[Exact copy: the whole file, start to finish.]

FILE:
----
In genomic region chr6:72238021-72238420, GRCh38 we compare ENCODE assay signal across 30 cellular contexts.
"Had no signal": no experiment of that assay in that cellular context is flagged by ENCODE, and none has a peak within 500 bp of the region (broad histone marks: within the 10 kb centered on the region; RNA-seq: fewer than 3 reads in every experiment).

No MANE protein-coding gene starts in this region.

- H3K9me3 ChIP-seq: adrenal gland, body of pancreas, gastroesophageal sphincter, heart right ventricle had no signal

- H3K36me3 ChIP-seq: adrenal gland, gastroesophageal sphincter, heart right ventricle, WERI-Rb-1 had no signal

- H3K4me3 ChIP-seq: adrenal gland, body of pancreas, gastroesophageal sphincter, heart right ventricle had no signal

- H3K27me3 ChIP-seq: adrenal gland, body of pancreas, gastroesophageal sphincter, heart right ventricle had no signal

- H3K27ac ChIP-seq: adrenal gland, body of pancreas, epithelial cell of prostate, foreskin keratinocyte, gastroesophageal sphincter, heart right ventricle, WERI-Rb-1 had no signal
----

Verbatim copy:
In genomic region chr6:72238021-72238420, GRCh38 we compare ENCODE assay signal across 30 cellular contexts.
"Had no signal": no experiment of that assay in that cellular context is flagged by ENCODE, and none has a peak within 500 bp of the region (broad histone marks: within the 10 kb centered on the region; RNA-seq: fewer than 3 reads in every experiment).

No MANE protein-coding gene starts in this region.

- H3K9me3 ChIP-seq: adrenal gland, body of pancreas, gastroesophageal sphincter, heart right ventricle had no signal

- H3K36me3 ChIP-seq: adrenal gland, gastroesophageal sphincter, heart right ventricle, WERI-Rb-1 had no signal

- H3K4me3 ChIP-seq: adrenal gland, body of pancreas, gastroesophageal sphincter, heart right ventricle had no signal

- H3K27me3 ChIP-seq: adrenal gland, body of pancreas, gastroesophageal sphincter, heart right ventricle had no signal

- H3K27ac ChIP-seq: adrenal gland, body of pancreas, epithelial cell of prostate, foreskin keratinocyte, gastroesophageal sphincter, heart right ventricle, WERI-Rb-1 had no signal